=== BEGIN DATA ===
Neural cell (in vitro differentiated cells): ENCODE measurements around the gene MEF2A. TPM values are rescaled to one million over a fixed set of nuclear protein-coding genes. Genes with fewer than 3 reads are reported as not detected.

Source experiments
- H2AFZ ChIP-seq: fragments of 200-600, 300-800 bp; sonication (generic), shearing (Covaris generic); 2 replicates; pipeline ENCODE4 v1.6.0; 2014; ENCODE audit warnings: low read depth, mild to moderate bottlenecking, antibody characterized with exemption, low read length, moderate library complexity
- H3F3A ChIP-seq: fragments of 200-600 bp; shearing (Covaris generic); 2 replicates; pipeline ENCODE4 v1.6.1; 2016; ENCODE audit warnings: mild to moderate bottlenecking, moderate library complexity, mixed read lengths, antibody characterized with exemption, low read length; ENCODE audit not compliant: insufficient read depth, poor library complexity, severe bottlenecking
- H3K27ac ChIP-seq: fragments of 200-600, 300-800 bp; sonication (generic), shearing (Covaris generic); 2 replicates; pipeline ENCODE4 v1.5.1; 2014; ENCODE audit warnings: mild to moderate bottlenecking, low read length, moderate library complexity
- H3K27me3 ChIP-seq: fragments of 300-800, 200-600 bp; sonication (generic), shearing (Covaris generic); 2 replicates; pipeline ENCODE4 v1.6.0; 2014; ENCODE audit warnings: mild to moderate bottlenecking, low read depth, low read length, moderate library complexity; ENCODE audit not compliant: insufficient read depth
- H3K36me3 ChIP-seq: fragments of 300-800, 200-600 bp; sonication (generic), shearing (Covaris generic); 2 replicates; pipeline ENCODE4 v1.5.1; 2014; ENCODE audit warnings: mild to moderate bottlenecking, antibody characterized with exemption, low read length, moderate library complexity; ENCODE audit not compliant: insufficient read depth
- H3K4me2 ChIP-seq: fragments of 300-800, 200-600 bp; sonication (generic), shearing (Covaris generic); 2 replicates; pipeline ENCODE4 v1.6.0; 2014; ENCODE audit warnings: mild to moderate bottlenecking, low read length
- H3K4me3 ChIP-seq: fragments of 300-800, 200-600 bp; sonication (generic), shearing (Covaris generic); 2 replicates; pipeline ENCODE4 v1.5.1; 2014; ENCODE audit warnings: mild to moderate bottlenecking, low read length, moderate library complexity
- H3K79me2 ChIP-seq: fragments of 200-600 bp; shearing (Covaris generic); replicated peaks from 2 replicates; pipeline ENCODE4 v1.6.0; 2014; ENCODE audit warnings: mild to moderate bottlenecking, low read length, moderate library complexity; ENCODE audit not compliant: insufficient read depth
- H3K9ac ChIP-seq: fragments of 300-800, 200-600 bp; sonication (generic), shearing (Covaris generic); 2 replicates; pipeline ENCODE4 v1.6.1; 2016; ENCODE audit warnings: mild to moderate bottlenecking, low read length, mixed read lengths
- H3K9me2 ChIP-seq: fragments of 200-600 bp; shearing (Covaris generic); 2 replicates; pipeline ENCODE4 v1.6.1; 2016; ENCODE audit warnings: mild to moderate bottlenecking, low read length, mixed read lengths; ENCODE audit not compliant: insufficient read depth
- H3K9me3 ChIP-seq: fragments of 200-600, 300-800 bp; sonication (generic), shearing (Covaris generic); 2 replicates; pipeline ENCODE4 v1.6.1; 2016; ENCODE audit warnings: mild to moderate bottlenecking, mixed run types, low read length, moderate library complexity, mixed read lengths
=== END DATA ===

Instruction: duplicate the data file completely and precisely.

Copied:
Neural cell (in vitro differentiated cells): ENCODE measurements around the gene MEF2A. TPM values are rescaled to one million over a fixed set of nuclear protein-coding genes. Genes with fewer than 3 reads are reported as not detected.

Source experiments
- H2AFZ ChIP-seq: fragments of 200-600, 300-800 bp; sonication (generic), shearing (Covaris generic); 2 replicates; pipeline ENCODE4 v1.6.0; 2014; ENCODE audit warnings: low read depth, mild to moderate bottlenecking, antibody characterized with exemption, low read length, moderate library complexity
- H3F3A ChIP-seq: fragments of 200-600 bp; shearing (Covaris generic); 2 replicates; pipeline ENCODE4 v1.6.1; 2016; ENCODE audit warnings: mild to moderate bottlenecking, moderate library complexity, mixed read lengths, antibody characterized with exemption, low read length; ENCODE audit not compliant: insufficient read depth, poor library complexity, severe bottlenecking
- H3K27ac ChIP-seq: fragments of 200-600, 300-800 bp; sonication (generic), shearing (Covaris generic); 2 replicates; pipeline ENCODE4 v1.5.1; 2014; ENCODE audit warnings: mild to moderate bottlenecking, low read length, moderate library complexity
- H3K27me3 ChIP-seq: fragments of 300-800, 200-600 bp; sonication (generic), shearing (Covaris generic); 2 replicates; pipeline ENCODE4 v1.6.0; 2014; ENCODE audit warnings: mild to moderate bottlenecking, low read depth, low read length, moderate library complexity; ENCODE audit not compliant: insufficient read depth
- H3K36me3 ChIP-seq: fragments of 300-800, 200-600 bp; sonication (generic), shearing (Covaris generic); 2 replicates; pipeline ENCODE4 v1.5.1; 2014; ENCODE audit warnings: mild to moderate bottlenecking, antibody characterized with exemption, low read length, moderate library complexity; ENCODE audit not compliant: insufficient read depth
- H3K4me2 ChIP-seq: fragments of 300-800, 200-600 bp; sonication (generic), shearing (Covaris generic); 2 replicates; pipeline ENCODE4 v1.6.0; 2014; ENCODE audit warnings: mild to moderate bottlenecking, low read length
- H3K4me3 ChIP-seq: fragments of 300-800, 200-600 bp; sonication (generic), shearing (Covaris generic); 2 replicates; pipeline ENCODE4 v1.5.1; 2014; ENCODE audit warnings: mild to moderate bottlenecking, low read length, moderate library complexity
- H3K79me2 ChIP-seq: fragments of 200-600 bp; shearing (Covaris generic); replicated peaks from 2 replicates; pipeline ENCODE4 v1.6.0; 2014; ENCODE audit warnings: mild to moderate bottlenecking, low read length, moderate library complexity; ENCODE audit not compliant: insufficient read depth
- H3K9ac ChIP-seq: fragments of 300-800, 200-600 bp; sonication (generic), shearing (Covaris generic); 2 replicates; pipeline ENCODE4 v1.6.1; 2016; ENCODE audit warnings: mild to moderate bottlenecking, low read length, mixed read lengths
- H3K9me2 ChIP-seq: fragments of 200-600 bp; shearing (Covaris generic); 2 replicates; pipeline ENCODE4 v1.6.1; 2016; ENCODE audit warnings: mild to moderate bottlenecking, low read length, mixed read lengths; ENCODE audit not compliant: insufficient read depth
- H3K9me3 ChIP-seq: fragments of 200-600, 300-800 bp; sonication (generic), shearing (Covaris generic); 2 replicates; pipeline ENCODE4 v1.6.1; 2016; ENCODE audit warnings: mild to moderate bottlenecking, mixed run types, low read length, moderate library complexity, mixed read lengths